Revenue dropped at Wynn Macau by nearly US$70m as high-rollers from China tightened their spending due to a slowing Chinese economy.
Wynn reported a 7.1 per cent drop in second-quarter revenue from $976.5m to $907.6m making the company’s results miss analysts’ estimates. It is the first time the company has posted a decline since 2009.
Grant Govertsen, an analyst at Union Gaming Group, said: “With a global economic recession and leadership changes in China, VIPs are cutting back.”
In total Macau’s VIP table turnover came in at $30.3bn for the second quarter, representing a 7.2 per cent fall from $32.7bn a year earlier.
Mr. Govertsen said analysts were worried about Mr. Wynn’s claim that Chinese gamblers were taking longer to pay their debts.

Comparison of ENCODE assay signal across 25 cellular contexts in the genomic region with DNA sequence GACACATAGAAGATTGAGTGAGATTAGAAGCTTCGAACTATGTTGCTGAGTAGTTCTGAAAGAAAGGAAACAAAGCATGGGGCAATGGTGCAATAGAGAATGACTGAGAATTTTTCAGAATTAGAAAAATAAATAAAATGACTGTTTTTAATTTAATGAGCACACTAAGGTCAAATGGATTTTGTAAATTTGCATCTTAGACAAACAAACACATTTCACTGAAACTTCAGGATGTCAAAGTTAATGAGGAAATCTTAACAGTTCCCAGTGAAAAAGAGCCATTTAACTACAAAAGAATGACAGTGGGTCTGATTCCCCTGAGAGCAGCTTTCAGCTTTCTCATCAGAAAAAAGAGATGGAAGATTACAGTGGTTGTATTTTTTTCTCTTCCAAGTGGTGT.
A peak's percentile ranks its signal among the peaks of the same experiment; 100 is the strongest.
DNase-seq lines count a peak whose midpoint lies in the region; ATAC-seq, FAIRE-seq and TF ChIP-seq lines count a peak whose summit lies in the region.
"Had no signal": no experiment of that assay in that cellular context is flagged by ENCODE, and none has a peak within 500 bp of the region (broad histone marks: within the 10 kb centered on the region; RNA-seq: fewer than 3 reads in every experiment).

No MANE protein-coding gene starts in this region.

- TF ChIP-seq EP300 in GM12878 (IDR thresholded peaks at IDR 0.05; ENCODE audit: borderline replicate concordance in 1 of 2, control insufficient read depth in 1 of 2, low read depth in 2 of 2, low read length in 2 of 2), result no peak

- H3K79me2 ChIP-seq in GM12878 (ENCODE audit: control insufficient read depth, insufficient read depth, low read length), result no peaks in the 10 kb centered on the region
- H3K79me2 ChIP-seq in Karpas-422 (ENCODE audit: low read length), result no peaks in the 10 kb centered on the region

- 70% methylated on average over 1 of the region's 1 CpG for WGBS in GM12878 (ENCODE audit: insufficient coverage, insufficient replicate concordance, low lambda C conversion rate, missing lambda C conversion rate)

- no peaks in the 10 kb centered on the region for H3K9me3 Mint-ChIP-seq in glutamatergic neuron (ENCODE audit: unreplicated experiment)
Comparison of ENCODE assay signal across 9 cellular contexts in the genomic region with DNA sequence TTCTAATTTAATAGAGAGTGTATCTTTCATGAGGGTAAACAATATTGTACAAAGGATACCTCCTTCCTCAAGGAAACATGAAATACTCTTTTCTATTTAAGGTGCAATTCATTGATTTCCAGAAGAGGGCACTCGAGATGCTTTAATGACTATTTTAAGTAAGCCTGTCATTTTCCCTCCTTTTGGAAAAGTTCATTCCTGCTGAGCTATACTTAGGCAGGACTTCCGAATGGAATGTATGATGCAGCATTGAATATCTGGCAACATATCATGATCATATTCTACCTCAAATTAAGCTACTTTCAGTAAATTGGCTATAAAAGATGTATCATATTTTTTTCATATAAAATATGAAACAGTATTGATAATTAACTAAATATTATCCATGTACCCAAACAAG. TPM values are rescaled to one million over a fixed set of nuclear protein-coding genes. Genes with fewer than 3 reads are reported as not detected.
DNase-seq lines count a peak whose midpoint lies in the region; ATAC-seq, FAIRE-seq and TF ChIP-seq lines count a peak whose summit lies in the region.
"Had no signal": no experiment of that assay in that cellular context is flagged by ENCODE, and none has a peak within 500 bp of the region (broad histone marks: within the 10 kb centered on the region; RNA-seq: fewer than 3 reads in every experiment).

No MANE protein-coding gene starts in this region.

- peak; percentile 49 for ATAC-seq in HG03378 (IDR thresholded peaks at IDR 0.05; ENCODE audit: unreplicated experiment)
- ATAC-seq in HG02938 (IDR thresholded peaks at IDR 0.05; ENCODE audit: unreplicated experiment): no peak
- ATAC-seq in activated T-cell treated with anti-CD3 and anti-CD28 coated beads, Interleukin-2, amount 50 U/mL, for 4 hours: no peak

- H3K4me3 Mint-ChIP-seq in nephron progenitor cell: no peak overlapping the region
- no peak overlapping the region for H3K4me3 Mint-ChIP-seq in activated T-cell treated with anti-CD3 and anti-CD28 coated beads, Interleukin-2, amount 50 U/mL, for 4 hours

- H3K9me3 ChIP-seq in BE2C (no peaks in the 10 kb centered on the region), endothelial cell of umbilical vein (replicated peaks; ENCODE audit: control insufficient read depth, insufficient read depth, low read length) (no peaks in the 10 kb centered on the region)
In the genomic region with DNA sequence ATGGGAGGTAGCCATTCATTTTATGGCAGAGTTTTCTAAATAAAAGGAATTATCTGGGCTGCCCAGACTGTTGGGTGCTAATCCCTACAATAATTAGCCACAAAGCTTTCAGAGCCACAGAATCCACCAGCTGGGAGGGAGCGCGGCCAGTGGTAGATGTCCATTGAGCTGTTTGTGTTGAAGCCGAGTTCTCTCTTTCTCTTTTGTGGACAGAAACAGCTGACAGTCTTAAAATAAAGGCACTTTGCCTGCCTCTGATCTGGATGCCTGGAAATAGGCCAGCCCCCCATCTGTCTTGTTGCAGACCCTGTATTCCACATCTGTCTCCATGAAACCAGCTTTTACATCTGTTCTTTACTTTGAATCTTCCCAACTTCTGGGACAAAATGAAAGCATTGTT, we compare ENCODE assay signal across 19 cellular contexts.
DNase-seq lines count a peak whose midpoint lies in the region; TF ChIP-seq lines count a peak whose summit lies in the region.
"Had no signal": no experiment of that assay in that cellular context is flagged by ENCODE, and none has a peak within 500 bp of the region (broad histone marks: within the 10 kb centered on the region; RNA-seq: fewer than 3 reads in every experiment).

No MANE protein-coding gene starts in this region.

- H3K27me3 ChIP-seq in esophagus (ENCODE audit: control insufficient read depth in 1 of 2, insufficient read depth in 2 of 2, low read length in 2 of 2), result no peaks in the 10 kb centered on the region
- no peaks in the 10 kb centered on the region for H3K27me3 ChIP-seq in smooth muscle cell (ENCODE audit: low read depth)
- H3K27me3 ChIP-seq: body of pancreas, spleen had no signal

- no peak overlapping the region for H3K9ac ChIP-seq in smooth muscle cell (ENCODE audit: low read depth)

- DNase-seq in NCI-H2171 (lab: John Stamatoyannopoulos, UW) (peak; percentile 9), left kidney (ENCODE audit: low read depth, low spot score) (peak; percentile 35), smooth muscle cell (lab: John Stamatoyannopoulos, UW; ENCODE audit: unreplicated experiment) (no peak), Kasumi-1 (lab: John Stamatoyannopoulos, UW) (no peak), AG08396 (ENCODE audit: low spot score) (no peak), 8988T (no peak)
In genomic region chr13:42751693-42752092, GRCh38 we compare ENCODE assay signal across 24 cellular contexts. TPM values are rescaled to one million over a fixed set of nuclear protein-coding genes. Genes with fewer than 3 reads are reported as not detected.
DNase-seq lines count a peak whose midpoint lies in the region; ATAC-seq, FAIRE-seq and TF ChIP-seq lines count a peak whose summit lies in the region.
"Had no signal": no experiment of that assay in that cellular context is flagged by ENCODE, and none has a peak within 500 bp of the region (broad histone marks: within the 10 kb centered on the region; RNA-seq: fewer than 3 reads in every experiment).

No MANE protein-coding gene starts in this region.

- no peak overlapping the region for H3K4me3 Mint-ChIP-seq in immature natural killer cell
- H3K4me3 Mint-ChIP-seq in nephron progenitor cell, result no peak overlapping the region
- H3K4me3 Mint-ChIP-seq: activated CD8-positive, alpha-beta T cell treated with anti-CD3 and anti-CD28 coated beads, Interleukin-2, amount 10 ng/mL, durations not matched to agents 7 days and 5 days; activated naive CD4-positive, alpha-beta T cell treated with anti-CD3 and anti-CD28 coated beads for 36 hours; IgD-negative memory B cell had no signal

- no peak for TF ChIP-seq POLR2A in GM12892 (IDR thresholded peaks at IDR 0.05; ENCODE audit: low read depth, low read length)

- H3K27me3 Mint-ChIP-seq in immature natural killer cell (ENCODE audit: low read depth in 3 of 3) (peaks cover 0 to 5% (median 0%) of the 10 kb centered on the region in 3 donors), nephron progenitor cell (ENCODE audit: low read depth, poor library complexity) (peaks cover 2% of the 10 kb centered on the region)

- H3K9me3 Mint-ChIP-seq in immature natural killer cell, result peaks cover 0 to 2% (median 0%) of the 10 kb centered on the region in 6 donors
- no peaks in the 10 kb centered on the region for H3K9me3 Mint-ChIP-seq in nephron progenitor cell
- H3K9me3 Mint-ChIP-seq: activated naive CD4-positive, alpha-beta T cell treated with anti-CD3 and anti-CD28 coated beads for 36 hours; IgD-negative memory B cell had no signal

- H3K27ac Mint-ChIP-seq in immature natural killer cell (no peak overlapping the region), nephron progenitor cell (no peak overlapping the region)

“This means that junket operations have less working capital on their hands and so they would be less able to extend credit to the gamblers,” he explained. “The velocity of money in Macau will slow down further and affect casino revenue.”
Net income for Wynn for the three months ending in June was $220.6m, compared with $120.3m a year earlier, although the company’s profits were boosted by a $21m write back on a bad loan.
Steve Wynn, chairman of Wynn Macau, said he was not overly concerned about the drop in revenue saying the primary challenge for Wynn Macau was to maintain profit margins during a ‘price war’ where casinos were paying higher commissions to junket operators.